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Who are the world's farmers and how are their contributions to PGR recognized?

Who are the world's farmers and how are their contributions to PGR recognized?

It is estimated that 1.4 billion rural people are dependent on small-scale resource poor farming in developing countries (Spillane, 1996). Who do we mean when we speak of "farmers" or "small farmers"? Farmers are both men and women who have domesticated, developed, conserved and made available plant genetic and other natural resources (land; water; vegetation; animal, bird and fish life) to which they have access in order to obtain a livelihood and ensure the well-being of their family through the provision of basic requirements such as food, fuel and water and income from the land.

Statistics show that women's substantial contributions to agriculture range from 40 percent in Latin America to 60 and 80 percent in Asia and Africa. In Sub-Saharan Africa, women dominate the smallholder sector and produce, on average, 70 percent of the food for use in the region (FAO, 1995; Dankelman and Davidson, 1988). For example, in Sudan, women farmers represent 57% of the traditional sector while in Benin, 60-80% of the women are in agricultural work. Yet, while these statistics clearly demonstrate that rural women are indeed "farmers" in their own right, for years, they have been relatively 'invisible' partners in agricultural processes and thus have played a very limited role in policy decisions. This invisibility has been compounded by the use of agricultural censuses which only include/define those farmers whose labour is remunerated and hence visible to the formal state sector.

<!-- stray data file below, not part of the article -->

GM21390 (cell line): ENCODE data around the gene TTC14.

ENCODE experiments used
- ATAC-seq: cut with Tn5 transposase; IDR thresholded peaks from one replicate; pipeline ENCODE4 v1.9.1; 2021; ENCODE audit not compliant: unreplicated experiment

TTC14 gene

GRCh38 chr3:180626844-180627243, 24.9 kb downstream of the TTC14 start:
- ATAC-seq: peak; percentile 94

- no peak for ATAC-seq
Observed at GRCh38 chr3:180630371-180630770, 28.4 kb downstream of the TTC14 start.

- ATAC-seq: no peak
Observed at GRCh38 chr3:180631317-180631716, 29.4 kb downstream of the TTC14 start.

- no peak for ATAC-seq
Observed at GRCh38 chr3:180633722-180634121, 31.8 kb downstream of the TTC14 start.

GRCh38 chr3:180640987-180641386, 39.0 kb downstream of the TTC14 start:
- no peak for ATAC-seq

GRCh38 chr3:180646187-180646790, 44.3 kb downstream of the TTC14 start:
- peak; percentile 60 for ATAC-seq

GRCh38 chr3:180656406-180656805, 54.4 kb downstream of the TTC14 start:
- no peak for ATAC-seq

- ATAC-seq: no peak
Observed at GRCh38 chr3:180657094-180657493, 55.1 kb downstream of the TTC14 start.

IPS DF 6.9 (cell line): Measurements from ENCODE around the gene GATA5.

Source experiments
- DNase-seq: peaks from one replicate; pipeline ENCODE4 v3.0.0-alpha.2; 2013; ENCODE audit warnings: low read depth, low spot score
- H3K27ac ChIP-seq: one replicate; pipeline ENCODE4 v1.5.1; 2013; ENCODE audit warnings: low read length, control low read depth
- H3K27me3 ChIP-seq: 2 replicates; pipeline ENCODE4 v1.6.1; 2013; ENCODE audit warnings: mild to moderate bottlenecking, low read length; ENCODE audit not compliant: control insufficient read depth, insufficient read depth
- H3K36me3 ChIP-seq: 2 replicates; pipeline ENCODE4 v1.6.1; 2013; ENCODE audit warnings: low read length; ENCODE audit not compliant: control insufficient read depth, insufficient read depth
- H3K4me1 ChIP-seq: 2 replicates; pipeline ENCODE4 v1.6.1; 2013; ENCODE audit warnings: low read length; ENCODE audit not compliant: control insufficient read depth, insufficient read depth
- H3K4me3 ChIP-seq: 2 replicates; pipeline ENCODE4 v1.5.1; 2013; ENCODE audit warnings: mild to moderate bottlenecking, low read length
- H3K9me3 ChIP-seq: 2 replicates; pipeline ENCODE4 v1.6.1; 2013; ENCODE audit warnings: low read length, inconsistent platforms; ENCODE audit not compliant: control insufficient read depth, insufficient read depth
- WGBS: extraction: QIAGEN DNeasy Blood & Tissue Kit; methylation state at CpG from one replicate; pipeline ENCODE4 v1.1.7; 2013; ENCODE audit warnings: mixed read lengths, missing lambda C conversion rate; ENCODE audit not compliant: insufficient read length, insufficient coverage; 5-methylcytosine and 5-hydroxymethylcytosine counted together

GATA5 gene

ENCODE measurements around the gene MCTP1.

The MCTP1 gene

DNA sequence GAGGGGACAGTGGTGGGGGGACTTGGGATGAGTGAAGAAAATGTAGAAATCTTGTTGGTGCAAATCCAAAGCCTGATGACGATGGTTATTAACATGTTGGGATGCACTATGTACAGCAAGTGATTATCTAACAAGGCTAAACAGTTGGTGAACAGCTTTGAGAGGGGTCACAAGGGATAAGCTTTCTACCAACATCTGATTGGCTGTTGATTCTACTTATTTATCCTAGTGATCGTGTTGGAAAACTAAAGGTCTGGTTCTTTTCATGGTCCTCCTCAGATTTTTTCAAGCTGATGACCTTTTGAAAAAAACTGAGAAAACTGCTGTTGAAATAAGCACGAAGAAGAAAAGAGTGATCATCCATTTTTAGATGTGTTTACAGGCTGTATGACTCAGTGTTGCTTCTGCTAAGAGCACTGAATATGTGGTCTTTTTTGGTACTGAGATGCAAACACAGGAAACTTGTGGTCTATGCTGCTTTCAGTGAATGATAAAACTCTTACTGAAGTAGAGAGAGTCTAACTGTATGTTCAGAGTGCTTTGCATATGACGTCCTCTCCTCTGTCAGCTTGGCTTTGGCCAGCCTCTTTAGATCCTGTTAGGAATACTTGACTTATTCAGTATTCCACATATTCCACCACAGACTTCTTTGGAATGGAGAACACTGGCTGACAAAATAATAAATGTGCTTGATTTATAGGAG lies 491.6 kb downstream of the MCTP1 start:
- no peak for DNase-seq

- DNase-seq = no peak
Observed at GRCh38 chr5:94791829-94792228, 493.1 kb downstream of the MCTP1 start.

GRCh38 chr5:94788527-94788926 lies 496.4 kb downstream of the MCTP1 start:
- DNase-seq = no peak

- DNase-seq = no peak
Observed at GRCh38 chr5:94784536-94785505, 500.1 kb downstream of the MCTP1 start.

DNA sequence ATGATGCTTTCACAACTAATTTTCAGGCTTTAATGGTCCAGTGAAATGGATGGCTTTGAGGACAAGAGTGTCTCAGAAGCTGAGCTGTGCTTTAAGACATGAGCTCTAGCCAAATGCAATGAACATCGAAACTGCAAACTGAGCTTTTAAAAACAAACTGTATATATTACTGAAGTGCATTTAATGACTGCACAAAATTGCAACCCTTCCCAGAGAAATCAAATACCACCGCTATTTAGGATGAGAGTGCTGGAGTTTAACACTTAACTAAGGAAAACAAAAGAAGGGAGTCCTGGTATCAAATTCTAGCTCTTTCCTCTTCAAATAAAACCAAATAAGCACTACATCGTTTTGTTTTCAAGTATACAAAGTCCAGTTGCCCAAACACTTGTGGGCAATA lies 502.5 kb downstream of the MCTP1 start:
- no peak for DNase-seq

Over the last few decades, increasing numbers of researchers, extensionists, and policy makers have moved away from a rather top-down "science and technology transfer" approach to agriculture, paying increasing attention to local farmers' opinions, needs and experiences. Yet for many reasons, they have largely, and wrongly, assumed that men are the sole source of agricultural knowledge - or that men's and women's knowledge is identical. The transposition of earlier colonial views and present-day assumptions and stereotypes onto local cultures of the roles of women and men in society - and in particular - agriculture have contributed to this errant assumption.

What continues to be ignored is not only women's contributions in terms of labour and skills, but also their decision-making about how natural resources are used to satisfy the multiple needs of rural households. Rural women's (as well as men's) expertise and responsibility for decision-making about the use of PGR, and indeed other biological resources, makes their contribution and participation central to PGR conservation and indeed all sustainable agricultural development strategies at the local, national, and global levels.

In applying Farmers' Rights to the conservation and management of PGR, we need to look at other rights of farmers and also at other social, legal and institutional aspects. For example, it has been shown that the species, ecosystems and ecosystem services which are most overexploited tend to be the ones with the weakest ownership (McNeely, 1988).

These are often open access resources where the traditional management practices have been removed.

To identify differential rights of farmers, we need to understand the society, the traditions and customs, the roles and responsibilities, and the status of men and women, together with the type of farm-livelihood systems. Therefore, the following questions require further investigation:

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